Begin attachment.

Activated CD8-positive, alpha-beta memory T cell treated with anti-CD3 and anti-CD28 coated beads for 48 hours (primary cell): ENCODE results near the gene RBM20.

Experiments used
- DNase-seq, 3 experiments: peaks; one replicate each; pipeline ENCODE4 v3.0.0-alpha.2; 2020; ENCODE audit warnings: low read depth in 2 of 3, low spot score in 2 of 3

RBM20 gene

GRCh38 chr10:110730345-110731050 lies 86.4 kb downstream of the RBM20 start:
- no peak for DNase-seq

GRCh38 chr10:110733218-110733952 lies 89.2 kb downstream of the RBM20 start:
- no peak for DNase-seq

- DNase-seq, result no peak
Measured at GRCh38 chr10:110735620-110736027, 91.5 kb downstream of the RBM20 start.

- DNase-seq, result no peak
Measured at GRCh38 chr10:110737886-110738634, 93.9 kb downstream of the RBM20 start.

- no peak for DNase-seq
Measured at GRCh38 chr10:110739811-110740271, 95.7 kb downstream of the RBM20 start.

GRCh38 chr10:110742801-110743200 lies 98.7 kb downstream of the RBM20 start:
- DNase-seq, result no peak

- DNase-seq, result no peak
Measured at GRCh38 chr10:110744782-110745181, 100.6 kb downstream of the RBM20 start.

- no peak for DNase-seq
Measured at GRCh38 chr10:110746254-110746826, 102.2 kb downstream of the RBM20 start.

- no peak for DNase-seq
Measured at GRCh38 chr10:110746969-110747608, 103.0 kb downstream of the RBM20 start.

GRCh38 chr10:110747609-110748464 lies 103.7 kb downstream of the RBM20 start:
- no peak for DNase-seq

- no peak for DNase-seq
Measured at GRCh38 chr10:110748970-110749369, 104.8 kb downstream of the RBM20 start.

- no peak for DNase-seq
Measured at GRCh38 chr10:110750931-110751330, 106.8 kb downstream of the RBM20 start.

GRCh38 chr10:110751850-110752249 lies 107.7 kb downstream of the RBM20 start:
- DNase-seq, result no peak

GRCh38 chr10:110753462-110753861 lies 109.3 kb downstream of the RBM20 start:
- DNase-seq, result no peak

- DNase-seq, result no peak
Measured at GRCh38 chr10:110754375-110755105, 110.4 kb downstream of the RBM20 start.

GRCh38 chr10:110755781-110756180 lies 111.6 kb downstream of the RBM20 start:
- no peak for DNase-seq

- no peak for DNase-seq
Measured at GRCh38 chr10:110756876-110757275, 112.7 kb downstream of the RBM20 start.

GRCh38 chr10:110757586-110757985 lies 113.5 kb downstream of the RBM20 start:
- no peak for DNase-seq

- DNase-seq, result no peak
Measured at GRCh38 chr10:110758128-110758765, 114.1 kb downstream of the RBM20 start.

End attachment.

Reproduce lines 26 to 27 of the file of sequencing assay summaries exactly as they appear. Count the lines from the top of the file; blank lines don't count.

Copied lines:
Measured at GRCh38 chr10:110748970-110749369, 104.8 kb downstream of the RBM20 start.

- no peak for DNase-seq